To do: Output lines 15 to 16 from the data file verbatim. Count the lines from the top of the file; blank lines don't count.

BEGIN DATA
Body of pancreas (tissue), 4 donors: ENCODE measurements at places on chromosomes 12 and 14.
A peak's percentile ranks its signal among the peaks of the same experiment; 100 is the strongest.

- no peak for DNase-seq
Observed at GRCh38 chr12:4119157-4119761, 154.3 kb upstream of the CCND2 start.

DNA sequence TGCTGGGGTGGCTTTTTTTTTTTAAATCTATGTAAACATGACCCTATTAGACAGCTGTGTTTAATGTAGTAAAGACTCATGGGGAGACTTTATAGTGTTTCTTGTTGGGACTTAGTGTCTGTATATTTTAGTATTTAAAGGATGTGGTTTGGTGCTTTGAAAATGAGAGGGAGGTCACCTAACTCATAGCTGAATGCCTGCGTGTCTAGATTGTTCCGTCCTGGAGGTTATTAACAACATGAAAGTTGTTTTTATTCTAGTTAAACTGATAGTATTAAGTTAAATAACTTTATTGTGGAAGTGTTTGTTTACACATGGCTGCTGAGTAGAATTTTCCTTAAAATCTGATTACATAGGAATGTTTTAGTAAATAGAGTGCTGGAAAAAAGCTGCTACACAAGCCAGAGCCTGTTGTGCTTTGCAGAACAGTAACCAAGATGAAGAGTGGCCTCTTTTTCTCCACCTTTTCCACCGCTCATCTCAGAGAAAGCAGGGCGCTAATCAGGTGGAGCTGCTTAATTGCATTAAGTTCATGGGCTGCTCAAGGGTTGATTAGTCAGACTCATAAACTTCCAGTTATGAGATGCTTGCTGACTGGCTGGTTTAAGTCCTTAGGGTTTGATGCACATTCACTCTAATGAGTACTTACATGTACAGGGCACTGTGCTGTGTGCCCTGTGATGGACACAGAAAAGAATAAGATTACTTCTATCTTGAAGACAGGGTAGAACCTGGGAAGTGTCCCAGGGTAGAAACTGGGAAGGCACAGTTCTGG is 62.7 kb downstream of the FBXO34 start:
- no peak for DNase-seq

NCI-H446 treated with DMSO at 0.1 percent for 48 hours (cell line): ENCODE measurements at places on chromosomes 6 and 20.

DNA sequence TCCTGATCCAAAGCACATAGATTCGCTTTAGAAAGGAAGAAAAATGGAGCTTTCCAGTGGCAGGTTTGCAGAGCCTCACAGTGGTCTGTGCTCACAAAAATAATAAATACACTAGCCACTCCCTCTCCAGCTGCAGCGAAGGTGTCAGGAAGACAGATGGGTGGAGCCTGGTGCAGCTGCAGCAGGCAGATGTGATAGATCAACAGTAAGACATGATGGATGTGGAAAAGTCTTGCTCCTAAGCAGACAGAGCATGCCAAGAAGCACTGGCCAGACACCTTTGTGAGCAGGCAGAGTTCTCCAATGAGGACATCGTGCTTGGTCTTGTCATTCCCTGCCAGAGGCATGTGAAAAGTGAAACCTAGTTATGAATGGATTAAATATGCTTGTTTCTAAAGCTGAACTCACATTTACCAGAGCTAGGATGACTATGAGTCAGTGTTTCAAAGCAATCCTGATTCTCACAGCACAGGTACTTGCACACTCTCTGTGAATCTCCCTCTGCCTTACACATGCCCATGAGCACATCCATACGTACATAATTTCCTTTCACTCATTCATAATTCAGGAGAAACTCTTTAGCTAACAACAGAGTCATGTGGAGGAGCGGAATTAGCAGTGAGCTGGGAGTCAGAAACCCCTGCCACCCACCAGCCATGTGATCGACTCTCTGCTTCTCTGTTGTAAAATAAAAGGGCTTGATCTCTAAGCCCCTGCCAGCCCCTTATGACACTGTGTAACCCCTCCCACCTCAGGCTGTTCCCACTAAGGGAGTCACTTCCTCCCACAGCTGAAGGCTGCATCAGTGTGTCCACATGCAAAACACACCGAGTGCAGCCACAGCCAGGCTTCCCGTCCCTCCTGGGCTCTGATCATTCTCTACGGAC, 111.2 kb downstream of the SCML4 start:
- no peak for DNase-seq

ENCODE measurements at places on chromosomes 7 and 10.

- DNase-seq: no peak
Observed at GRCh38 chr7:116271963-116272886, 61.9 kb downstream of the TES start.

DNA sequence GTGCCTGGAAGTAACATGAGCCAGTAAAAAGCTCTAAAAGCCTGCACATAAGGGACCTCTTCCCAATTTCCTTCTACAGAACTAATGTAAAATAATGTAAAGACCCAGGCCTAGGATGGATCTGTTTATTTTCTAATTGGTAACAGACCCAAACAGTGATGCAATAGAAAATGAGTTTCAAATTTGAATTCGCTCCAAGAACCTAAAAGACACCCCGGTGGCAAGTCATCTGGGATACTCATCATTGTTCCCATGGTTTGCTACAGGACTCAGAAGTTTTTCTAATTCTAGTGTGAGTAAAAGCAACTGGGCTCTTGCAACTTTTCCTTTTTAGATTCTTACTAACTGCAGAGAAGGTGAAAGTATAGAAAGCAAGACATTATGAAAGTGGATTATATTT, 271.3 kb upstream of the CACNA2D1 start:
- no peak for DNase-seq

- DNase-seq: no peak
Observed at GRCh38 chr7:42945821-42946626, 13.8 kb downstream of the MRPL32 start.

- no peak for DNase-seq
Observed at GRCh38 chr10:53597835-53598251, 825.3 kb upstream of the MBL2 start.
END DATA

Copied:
- DNase-seq: no peak
Observed at GRCh38 chr7:42945821-42946626, 13.8 kb downstream of the MRPL32 start.